But that is not the end of the story. Godilano also constructed a drought map in March of 2005, which was presented in a Department of Agriculture conference on dryland agriculture. Again, he pointed out areas in the Philippines that were prone to drought. It was a good presentation, but nothing came out of it, and the scientist, frustrated at government change, left to work abroad. During which time (in 2008), a drought occurred in Isabela and Cagayan provinces, devastating approximately 250,000 hectares of corn crops in the area, as was predicted in his drought map.

Coming back to the Philippines , perhaps hoping that this time climate change was being taken more seriously, he created still another map in June of 2009: this time a flooding map, which he presented to both the DA and the National Conference on Climate Change.

This time, however, there was not very much opportunity for the government to take action on his predictions, because of course Ondoy and Pepeng occurred in September of the same year (as his map had predicted).

Spurred on by the desire to ensure that the effects of climate change could be anticipated and therefore adapted to (reduce their severity), Godilano was encouraged by national government agencies and civil sector organizations to come out with an integrated climate change map. It involved vulnerability mapping for the country as a whole, with greater detail for each of the island groupings and the provinces. A series of mappings came out starting in November of 2009.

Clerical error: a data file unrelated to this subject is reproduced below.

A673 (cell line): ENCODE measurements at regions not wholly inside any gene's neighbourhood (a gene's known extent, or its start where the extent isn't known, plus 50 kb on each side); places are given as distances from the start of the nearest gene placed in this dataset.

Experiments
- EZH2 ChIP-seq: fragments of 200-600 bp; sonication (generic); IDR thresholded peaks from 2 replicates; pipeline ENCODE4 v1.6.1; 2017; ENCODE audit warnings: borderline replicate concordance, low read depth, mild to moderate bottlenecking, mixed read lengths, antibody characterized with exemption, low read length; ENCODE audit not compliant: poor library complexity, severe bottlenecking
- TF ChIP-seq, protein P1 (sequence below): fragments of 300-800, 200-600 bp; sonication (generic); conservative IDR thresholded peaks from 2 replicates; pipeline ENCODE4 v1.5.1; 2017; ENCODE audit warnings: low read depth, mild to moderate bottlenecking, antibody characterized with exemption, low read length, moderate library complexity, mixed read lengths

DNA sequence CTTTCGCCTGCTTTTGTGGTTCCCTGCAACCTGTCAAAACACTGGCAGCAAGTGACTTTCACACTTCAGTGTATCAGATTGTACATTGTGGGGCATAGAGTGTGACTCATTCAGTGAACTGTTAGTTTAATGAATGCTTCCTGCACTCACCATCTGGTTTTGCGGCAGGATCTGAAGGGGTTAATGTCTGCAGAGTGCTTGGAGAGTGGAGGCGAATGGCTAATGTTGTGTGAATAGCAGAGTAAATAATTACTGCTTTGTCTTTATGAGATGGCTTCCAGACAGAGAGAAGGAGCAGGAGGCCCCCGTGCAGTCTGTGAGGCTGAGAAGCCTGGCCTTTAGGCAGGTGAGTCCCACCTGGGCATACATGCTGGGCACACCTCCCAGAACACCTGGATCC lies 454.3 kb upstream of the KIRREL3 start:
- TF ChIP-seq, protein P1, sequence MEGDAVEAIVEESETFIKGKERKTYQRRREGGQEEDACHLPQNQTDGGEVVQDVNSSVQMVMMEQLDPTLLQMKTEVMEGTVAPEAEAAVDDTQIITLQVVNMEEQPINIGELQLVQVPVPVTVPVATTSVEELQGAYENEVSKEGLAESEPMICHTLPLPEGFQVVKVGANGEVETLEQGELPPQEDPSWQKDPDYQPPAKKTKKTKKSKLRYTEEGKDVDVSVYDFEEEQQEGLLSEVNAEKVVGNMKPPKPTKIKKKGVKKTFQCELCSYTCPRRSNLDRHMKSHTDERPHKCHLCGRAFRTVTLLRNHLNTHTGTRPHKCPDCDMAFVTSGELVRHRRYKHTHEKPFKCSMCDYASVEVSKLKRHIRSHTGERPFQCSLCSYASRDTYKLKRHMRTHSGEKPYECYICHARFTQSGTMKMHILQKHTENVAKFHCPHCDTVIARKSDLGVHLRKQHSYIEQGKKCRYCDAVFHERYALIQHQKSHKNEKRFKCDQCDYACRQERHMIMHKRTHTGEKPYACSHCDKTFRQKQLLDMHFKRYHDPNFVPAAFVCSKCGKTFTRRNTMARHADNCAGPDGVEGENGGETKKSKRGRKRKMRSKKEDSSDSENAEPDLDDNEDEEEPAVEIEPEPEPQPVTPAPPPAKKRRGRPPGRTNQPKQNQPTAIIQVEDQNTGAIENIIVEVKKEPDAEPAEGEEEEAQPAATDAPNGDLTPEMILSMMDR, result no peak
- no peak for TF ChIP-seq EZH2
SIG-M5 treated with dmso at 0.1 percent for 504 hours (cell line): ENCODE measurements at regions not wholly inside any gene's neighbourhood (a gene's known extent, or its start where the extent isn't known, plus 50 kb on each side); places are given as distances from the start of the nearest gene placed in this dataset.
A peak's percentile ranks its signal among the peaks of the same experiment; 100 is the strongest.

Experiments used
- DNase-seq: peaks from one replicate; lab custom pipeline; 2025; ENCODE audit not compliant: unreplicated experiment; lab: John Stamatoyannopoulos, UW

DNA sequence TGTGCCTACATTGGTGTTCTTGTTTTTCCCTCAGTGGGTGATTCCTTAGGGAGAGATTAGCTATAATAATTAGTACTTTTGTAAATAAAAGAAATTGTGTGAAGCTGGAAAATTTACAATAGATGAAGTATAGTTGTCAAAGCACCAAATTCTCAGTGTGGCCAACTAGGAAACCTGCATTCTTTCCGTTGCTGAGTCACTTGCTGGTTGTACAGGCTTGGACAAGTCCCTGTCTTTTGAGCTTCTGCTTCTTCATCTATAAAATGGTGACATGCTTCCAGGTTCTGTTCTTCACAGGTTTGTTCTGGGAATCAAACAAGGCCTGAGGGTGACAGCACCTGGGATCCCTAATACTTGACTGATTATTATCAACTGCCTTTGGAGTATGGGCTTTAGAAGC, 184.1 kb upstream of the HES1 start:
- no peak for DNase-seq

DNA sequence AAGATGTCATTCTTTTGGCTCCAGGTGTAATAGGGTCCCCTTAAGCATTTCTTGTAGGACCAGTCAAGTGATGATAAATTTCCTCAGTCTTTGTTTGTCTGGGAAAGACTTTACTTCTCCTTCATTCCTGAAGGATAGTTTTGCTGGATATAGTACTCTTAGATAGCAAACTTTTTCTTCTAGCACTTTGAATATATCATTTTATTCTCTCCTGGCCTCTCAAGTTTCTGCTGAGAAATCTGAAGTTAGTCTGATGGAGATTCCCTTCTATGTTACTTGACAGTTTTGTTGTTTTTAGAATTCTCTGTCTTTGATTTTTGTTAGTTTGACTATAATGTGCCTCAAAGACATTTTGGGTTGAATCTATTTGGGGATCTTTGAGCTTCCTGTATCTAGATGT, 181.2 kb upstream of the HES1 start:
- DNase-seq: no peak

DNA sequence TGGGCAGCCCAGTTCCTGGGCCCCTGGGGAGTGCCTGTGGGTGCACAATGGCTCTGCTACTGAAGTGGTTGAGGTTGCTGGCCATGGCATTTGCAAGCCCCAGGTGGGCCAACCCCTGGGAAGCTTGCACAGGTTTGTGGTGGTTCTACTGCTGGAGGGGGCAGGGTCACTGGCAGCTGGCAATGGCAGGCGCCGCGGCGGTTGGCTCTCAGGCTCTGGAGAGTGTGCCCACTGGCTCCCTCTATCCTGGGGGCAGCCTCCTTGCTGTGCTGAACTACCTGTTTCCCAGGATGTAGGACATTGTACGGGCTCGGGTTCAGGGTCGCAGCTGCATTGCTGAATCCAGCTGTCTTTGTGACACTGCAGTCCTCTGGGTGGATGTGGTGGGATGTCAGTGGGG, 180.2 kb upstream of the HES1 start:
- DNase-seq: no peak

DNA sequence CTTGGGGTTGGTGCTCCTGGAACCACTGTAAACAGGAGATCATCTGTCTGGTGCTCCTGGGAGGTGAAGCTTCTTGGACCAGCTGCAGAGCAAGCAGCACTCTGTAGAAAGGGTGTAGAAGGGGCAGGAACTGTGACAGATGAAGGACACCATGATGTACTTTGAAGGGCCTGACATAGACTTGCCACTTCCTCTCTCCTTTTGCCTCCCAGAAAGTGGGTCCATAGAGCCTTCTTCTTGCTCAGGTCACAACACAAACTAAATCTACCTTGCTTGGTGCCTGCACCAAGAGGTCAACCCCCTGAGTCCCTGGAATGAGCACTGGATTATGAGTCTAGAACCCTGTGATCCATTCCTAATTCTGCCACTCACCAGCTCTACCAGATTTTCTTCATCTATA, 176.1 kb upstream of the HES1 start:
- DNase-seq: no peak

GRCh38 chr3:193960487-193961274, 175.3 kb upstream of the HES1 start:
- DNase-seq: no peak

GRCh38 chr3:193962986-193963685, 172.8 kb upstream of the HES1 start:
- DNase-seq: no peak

The map shows, in living color, the areas in the Philippines that are not affected (green) , that will be affected by flooding only, by landslide only, by dryland only, and then combinations of these, with finally the areas (264,000 hectares) which are affected by all three types of disasters.

By April of 2010, the forewarning was complete — and it was at this time that, in the climate change congress of the Philippines conference held in Cagayan de Oro (sponsored by CDO Archbishop Antonio Ledesma, chair), the CDO river basin, complete with maps, was identified as the next Marikina, only worse, because the CDO watershed is three times the area of the Markina watershed, and all that water goes into the sea through only one channel: the Cagayan river. That was more than one and a half years ago, Reader. Certainly, plenty of time to prepare.

On August 23, 2010, an even more updated map was presented, this time to show the predicted impacts of La Nina events, not just where, but when: the provinces that would be prone to disaster — landslides/flooding — from Jan-March, July-Sept, Oct-Dec, with certain unfortunate provinces that would be vulnerable for six-month periods, and certain provinces that would not be affected at all. Unfortunately, nobody paid attention: the hostage crisis took place on the same day.

All that forewarning. And still, more than 1,000 people have died because of the flash floods fromSendong, the great majority of them in Cagayan de Oro. Most of them could have been saved — if the forewarning had been followed by serious forearming.

It is time that we take Godilano and his ilk seriously — the Climate Change Commission, the Climate Change Congress, etc. Unless of course we think that Filipino lives are of no real significance — particularly if they are poor